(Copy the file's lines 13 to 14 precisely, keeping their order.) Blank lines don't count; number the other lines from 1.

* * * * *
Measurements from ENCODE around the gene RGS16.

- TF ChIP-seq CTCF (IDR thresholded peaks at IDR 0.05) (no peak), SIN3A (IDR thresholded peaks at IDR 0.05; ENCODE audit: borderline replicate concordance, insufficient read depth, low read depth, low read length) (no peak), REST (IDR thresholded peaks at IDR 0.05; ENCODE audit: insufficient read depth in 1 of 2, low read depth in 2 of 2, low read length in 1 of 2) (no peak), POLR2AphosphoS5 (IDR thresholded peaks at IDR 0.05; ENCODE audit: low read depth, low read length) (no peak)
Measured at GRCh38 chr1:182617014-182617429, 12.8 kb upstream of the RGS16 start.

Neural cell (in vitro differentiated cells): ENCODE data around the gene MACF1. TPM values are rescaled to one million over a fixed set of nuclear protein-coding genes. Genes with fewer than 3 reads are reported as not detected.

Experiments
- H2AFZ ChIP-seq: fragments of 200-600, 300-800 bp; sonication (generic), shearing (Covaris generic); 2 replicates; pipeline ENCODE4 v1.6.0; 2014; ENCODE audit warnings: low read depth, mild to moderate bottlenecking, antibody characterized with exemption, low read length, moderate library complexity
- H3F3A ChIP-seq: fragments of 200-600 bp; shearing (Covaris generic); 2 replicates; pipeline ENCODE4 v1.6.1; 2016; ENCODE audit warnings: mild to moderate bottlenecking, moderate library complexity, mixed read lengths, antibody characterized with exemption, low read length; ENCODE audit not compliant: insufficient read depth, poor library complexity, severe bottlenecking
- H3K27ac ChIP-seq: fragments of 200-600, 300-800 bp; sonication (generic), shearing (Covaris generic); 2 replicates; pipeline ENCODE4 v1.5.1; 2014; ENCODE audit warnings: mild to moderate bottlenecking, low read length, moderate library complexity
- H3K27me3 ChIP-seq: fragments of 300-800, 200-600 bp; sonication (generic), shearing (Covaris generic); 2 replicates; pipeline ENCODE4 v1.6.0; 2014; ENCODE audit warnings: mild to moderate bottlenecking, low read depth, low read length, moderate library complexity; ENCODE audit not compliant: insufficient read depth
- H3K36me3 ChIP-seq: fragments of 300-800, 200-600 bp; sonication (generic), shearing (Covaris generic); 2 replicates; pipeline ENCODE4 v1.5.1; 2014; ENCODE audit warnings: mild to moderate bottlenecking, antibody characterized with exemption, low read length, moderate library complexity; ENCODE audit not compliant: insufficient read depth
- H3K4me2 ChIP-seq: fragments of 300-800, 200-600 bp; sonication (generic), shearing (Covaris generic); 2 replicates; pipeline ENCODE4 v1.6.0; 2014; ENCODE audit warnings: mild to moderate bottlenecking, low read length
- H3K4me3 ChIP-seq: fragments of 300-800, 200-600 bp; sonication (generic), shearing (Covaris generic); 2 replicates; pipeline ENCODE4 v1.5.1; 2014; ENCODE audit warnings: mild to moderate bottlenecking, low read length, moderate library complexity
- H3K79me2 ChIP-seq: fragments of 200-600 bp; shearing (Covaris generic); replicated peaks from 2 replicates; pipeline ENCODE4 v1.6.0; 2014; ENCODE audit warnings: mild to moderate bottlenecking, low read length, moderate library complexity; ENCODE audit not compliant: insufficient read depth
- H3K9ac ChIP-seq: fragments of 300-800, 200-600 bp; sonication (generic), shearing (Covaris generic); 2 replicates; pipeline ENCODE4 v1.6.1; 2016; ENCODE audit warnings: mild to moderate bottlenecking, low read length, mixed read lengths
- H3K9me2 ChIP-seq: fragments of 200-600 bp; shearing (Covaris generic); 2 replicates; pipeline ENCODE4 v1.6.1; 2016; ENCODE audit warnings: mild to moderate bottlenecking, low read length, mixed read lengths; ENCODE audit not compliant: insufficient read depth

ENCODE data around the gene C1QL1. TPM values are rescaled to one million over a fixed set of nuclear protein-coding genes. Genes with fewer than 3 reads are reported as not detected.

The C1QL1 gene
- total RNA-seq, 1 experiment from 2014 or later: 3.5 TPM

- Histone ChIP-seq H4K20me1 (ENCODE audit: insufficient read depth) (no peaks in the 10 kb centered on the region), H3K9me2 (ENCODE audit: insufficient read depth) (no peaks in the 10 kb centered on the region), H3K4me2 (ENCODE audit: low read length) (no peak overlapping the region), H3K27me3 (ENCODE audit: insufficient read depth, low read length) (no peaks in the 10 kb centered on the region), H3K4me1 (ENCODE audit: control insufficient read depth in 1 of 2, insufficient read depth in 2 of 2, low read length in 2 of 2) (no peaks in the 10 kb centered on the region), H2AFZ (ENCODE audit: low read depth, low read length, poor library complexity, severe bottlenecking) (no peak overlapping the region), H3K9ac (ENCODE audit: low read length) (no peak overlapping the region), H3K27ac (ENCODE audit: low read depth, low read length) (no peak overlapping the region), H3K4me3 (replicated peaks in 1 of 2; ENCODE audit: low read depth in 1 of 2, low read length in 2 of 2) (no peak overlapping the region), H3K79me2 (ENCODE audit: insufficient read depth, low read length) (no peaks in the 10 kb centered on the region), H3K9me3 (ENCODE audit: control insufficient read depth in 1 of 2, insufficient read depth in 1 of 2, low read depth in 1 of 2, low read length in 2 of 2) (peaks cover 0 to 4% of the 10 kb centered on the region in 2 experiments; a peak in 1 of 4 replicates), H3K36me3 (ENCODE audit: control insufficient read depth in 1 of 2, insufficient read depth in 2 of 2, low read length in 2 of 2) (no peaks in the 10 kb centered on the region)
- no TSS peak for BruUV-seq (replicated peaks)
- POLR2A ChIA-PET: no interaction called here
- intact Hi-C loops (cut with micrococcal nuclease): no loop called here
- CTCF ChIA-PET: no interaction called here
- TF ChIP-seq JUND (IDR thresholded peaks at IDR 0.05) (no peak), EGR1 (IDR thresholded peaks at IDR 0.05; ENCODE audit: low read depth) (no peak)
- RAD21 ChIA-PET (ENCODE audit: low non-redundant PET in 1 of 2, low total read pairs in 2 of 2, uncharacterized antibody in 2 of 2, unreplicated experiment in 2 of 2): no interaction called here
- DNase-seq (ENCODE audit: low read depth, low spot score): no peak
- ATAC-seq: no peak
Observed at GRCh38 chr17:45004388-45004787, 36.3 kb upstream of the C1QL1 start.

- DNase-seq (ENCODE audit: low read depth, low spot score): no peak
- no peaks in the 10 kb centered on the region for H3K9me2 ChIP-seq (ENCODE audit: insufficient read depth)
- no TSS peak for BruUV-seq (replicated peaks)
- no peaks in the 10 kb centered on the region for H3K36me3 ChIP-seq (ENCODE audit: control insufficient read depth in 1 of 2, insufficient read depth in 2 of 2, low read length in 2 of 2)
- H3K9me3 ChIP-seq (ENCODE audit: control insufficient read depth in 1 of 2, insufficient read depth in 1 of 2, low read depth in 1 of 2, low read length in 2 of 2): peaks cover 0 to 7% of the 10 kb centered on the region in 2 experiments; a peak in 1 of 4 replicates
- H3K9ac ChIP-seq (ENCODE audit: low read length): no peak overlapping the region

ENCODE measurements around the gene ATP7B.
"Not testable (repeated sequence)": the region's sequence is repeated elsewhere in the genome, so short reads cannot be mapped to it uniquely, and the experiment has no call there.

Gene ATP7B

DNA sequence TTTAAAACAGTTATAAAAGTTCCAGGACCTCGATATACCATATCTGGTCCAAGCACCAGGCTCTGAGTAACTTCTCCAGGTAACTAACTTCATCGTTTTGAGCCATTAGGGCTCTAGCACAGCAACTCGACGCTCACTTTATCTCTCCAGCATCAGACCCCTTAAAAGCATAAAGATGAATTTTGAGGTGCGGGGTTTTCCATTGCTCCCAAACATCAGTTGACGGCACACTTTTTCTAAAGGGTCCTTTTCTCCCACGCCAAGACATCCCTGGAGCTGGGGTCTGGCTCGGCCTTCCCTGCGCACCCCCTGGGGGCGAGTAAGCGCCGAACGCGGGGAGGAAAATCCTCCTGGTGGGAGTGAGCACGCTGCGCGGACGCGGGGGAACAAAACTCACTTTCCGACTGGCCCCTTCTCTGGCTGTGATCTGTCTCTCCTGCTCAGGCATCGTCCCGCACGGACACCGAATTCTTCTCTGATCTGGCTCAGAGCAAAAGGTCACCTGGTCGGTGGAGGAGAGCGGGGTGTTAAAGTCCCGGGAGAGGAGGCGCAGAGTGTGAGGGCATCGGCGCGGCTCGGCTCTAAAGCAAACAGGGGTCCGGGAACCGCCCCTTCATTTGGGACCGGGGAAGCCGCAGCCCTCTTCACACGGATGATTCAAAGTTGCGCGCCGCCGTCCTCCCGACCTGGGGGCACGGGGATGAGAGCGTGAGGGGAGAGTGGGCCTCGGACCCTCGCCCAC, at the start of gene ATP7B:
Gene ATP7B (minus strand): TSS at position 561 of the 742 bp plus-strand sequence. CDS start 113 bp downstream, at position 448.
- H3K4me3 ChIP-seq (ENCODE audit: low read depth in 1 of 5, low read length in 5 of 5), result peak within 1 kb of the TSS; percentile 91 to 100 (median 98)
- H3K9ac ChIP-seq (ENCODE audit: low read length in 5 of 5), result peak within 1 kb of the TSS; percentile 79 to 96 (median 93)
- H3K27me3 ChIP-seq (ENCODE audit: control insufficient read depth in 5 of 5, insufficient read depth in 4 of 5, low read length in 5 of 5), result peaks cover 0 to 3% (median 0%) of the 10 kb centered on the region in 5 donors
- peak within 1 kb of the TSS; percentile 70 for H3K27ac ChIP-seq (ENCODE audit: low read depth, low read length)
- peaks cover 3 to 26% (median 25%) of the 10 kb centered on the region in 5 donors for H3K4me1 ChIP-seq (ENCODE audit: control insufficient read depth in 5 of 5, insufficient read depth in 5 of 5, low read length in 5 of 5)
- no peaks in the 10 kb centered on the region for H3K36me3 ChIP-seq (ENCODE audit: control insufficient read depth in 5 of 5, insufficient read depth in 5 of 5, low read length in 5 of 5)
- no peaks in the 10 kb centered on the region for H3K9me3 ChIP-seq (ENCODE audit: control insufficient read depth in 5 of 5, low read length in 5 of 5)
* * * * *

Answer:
- H3K79me2 ChIP-seq: fragments of 200-600 bp; shearing (Covaris generic); replicated peaks from 2 replicates; pipeline ENCODE4 v1.6.0; 2014; ENCODE audit warnings: mild to moderate bottlenecking, low read length, moderate library complexity; ENCODE audit not compliant: insufficient read depth
- H3K9ac ChIP-seq: fragments of 300-800, 200-600 bp; sonication (generic), shearing (Covaris generic); 2 replicates; pipeline ENCODE4 v1.6.1; 2016; ENCODE audit warnings: mild to moderate bottlenecking, low read length, mixed read lengths